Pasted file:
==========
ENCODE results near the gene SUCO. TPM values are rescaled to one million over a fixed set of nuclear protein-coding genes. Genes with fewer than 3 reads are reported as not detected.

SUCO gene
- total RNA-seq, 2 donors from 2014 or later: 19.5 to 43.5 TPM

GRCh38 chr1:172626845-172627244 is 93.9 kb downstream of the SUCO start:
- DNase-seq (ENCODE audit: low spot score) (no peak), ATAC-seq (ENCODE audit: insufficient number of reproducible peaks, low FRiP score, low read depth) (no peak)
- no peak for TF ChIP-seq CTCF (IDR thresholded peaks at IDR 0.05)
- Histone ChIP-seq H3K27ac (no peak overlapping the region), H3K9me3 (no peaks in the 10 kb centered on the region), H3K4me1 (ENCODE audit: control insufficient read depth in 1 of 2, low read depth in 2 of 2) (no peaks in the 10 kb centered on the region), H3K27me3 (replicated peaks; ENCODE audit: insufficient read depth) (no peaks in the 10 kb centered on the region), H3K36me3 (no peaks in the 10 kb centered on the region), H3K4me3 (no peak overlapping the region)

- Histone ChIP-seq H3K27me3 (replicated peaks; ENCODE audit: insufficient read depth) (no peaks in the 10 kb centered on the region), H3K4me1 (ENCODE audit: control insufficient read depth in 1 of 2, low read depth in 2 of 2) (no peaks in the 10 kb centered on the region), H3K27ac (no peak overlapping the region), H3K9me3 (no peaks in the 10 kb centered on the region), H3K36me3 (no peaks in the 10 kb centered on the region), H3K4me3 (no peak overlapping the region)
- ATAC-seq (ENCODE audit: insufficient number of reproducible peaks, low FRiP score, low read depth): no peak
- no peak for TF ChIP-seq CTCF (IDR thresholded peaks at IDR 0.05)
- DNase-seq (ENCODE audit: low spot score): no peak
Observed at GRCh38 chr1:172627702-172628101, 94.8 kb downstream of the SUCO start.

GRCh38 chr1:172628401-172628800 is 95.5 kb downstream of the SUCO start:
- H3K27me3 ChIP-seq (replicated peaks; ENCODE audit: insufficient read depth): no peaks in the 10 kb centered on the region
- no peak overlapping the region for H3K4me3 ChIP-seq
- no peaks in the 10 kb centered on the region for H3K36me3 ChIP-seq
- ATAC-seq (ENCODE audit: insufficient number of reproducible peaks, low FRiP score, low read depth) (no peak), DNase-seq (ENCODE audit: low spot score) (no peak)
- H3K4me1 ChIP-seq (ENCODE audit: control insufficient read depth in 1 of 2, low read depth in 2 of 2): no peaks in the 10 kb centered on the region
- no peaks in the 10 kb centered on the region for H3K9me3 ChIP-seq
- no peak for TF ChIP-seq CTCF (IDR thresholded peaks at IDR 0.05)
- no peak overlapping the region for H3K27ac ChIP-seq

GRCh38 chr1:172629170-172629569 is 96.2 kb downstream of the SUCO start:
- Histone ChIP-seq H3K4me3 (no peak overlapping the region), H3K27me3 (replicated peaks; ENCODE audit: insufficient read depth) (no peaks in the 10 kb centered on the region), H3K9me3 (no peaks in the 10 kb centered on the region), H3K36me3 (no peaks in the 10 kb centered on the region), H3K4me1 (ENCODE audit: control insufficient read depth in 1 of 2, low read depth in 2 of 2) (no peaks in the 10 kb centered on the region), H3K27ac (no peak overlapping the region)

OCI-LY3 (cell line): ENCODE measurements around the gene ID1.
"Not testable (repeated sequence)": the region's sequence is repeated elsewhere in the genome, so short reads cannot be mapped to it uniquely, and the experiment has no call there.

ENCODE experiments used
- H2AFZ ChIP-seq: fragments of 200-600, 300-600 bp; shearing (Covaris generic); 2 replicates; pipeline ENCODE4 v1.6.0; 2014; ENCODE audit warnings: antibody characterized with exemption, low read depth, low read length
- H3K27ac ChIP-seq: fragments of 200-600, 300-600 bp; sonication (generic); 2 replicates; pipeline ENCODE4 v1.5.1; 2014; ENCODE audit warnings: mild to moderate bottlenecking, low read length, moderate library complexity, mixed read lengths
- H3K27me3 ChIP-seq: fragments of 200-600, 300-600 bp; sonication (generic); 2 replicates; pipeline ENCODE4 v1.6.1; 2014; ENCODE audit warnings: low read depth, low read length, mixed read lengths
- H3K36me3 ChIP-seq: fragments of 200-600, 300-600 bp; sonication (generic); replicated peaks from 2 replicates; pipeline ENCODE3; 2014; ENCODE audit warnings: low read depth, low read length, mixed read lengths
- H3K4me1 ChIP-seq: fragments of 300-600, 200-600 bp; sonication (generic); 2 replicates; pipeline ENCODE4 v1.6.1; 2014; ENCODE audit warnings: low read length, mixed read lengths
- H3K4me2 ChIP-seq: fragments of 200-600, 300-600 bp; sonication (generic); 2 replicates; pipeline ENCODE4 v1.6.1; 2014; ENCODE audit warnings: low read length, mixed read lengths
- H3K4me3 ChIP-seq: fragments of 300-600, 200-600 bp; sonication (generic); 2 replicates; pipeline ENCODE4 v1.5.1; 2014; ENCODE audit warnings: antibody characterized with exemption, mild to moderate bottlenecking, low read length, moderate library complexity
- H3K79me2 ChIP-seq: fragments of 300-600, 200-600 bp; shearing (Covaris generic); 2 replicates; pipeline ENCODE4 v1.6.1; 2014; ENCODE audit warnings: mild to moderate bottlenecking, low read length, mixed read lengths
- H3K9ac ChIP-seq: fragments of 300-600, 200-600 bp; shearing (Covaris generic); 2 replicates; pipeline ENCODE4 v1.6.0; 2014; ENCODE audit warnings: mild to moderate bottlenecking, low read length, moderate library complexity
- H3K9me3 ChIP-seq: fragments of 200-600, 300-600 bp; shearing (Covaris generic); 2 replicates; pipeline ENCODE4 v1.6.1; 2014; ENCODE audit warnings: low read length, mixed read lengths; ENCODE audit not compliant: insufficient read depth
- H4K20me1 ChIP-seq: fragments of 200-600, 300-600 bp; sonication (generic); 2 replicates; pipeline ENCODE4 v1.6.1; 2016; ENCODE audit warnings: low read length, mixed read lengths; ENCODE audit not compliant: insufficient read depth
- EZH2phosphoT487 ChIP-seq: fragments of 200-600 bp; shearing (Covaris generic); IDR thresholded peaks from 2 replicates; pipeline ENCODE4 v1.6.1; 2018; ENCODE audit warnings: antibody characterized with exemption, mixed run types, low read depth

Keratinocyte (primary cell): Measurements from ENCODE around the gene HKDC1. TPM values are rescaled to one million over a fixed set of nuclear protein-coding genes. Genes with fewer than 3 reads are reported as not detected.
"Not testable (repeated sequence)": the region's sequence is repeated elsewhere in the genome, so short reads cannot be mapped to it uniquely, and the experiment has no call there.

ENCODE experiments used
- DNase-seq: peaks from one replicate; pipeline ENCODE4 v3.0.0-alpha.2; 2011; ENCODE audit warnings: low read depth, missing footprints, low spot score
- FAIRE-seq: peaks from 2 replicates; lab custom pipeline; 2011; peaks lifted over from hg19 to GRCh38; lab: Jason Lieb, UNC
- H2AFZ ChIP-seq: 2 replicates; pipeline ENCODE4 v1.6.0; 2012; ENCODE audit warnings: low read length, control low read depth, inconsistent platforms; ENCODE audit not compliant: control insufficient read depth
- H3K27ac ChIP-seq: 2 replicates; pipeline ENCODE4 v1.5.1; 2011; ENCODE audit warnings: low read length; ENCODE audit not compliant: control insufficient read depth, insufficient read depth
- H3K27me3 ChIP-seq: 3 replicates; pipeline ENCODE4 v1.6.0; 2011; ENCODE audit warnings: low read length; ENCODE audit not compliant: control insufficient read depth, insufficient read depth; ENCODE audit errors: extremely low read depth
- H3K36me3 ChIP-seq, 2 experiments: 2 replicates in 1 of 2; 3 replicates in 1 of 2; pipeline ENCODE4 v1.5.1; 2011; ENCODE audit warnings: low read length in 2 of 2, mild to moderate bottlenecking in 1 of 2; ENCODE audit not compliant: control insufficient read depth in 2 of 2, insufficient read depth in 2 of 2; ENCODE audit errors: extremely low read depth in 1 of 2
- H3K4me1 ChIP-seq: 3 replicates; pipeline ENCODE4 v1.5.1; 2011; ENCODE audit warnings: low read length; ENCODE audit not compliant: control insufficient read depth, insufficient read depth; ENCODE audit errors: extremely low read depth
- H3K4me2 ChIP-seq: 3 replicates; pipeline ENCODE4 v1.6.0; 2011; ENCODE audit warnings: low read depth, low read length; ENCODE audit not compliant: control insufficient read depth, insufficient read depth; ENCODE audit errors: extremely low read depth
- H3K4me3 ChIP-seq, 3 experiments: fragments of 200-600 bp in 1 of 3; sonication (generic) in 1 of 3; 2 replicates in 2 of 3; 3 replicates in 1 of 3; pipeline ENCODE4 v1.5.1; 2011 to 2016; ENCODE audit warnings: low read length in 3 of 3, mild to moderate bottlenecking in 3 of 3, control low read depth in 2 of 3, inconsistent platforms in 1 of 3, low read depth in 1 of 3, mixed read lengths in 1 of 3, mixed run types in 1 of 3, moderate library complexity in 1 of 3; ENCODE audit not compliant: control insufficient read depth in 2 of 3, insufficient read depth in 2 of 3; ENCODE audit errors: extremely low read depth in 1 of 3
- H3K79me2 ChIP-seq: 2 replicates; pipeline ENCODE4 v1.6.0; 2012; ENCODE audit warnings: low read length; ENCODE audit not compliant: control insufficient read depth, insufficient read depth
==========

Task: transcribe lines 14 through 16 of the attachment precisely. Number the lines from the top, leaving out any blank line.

- H3K27me3 ChIP-seq (replicated peaks; ENCODE audit: insufficient read depth): no peaks in the 10 kb centered on the region
- no peak overlapping the region for H3K4me3 ChIP-seq
- no peaks in the 10 kb centered on the region for H3K36me3 ChIP-seq